Portugal"s foreign minister, Augusto Santos Silva, has had a meeting with his Venezuelan counterpart, a week after the government in Caracas suspended flights by Portugal"s national airline, TAP.
The reference to Monday"s meeting, in Geneva, Switzerland, was posted on Twitter by Venezuela"s foreign minister, Jorge Arreaza, though without giving further details.
It comes a week after the government of Venezuela led by Nicolás Maduro suspended TAP operations in his country for 90 days, after alleging that the airline had permitted the transporting of explosives on a Lisbon-Caracas flight on which Juan Guaidó, the self-proclaimed interim president of Venezuela, was travelling.
According to Venezuelan state television channel VTV, the two ministers "talked about issues of interest to both nations" and both "reiterated their willingness to continue working to consolidate bilateral relations."
VTV said that the meeting took place on the sidelines of a session of the United Nations Human Rights Council held in Geneva, Switzerland.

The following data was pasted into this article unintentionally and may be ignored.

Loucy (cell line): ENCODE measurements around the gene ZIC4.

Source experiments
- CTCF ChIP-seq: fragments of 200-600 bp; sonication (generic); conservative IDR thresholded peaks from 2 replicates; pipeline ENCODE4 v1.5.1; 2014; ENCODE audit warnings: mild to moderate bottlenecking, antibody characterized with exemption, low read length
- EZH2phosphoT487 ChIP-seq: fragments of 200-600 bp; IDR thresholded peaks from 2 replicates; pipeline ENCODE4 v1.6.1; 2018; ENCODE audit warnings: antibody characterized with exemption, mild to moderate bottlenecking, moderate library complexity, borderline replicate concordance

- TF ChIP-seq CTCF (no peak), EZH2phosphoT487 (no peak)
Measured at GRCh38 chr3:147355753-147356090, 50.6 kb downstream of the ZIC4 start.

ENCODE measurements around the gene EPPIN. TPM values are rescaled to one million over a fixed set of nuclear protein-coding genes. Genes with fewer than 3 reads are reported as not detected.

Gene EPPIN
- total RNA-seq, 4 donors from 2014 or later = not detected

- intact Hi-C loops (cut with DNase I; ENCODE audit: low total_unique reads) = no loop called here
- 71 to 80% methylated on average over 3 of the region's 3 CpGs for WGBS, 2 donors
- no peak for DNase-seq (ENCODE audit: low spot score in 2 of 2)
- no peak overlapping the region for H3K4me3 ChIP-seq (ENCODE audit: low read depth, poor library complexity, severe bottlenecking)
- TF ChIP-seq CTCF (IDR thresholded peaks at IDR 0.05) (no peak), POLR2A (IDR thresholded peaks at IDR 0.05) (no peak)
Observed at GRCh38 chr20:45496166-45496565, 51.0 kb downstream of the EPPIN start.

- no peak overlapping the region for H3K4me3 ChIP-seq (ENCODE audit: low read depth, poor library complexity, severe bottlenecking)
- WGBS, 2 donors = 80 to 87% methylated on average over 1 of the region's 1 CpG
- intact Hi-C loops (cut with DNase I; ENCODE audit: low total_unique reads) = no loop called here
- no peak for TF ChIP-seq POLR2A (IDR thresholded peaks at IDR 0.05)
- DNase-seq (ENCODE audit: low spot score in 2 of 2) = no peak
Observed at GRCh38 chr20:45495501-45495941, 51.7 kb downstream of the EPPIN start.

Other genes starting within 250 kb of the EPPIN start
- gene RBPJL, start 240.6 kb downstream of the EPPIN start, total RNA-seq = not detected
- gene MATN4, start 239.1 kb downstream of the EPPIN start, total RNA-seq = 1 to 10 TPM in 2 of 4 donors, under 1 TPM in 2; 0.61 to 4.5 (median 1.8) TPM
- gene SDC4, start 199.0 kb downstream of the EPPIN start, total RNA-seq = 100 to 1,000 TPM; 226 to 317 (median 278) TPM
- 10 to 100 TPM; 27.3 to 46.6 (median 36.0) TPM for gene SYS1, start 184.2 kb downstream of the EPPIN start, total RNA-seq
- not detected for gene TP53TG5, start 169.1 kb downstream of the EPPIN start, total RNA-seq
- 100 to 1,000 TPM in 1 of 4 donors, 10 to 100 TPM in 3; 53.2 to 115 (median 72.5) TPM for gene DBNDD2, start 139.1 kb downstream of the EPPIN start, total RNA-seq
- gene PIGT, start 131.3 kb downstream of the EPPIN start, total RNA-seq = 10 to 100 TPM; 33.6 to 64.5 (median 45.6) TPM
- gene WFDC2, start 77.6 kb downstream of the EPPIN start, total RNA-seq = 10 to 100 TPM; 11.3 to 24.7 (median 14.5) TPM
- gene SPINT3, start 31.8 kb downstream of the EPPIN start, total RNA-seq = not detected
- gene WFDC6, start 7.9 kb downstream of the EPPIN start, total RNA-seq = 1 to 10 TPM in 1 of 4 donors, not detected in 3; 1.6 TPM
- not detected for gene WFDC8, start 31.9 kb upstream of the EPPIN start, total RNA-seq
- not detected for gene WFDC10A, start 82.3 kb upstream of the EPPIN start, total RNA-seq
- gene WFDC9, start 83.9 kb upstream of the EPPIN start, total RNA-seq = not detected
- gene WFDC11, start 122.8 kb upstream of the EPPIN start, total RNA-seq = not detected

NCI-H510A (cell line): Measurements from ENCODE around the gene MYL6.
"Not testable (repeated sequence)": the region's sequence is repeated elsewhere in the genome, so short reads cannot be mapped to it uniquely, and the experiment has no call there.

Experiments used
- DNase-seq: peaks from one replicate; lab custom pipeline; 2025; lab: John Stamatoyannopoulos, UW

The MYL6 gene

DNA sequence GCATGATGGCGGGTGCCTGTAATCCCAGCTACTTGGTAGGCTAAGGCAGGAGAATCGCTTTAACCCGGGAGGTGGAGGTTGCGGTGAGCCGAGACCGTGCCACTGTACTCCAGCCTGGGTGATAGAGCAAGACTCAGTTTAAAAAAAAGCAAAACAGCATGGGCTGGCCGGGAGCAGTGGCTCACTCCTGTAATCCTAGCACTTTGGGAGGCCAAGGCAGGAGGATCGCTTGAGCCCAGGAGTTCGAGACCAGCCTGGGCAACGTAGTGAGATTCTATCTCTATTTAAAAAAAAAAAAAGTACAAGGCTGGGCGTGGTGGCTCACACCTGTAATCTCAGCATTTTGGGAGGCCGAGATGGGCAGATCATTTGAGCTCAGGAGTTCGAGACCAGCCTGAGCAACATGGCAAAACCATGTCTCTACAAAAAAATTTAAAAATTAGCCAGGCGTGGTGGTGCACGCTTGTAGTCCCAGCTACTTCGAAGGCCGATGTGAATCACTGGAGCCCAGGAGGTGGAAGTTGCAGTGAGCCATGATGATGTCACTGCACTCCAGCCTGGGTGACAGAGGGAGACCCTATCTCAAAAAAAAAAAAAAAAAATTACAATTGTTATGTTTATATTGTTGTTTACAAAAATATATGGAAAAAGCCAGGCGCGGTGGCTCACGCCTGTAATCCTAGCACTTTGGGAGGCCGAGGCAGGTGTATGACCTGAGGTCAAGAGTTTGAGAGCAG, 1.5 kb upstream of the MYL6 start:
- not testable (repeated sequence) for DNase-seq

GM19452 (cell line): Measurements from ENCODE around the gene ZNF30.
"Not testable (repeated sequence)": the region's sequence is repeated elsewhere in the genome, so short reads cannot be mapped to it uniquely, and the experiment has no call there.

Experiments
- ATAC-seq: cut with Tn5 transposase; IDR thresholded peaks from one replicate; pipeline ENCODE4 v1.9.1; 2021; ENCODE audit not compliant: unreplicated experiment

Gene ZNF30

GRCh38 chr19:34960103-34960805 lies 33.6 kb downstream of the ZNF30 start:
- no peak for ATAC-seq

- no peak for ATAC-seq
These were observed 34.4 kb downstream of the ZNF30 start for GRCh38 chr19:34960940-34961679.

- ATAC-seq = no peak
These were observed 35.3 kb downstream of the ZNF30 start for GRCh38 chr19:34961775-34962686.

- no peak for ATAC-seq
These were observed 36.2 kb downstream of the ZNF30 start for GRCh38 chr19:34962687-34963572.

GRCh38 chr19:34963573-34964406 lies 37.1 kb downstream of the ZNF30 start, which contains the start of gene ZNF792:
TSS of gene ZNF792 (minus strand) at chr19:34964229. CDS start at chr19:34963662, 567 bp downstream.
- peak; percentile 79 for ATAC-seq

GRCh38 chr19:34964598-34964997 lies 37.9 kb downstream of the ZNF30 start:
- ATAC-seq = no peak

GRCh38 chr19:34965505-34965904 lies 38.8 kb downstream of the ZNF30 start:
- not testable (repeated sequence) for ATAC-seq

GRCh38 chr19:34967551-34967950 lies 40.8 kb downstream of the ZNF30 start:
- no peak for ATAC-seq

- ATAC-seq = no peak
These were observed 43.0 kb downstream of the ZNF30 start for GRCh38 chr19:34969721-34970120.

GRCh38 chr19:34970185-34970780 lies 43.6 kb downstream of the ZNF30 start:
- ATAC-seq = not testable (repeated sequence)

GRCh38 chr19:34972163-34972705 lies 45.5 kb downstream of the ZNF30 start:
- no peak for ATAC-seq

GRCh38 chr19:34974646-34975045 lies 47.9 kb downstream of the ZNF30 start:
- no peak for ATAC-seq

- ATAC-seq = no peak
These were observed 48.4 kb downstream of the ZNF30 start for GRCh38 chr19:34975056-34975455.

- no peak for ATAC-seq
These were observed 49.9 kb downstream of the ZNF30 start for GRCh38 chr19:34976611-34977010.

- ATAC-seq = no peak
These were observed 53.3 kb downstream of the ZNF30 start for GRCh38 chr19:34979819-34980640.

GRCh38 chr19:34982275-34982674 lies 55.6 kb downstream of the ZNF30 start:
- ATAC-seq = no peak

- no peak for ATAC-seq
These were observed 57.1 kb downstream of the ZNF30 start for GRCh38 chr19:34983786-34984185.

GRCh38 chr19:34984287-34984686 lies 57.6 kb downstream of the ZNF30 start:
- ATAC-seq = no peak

On 17 February, Hipólito Abreu, Venezuela's minister of transportation, announced that the government was suspending TAP operations for 90 days "for security reasons", citing "serious irregularities committed on flight TP173." As well as allegedly allowing the transport of explosives - in the form of "tactical pocket torches" carried by Guaidó"s uncle, Juan Marquez, that Abreu said concealed "explosive chemicals in the battery compartment, TAP also allegedly allowed Guaidó himself to travel under a false identity.
Portugal"s foreign minister, Augusto Santos Silva, reacted by describing the move as "unfriendly" and "unjustified.
Portugal"s president, Marcelo Rebelo de Sousa, also described the suspension as unfair, unacceptable and incomprehensible.
TAP itself reacted by stating that it "does not understand" why flights were suspended, saying that the move was a "serious measure" that harms passengers.
Meanwhile, a report by Portuguese security inspectors have cleared TAP and Lisbon airport of violating any security rules in the case of the flight to Venezuela, according to the minister of internal administration, Eduardo Cabrita, who told Portuguese public broadcaster RTP that the findings were "very clear".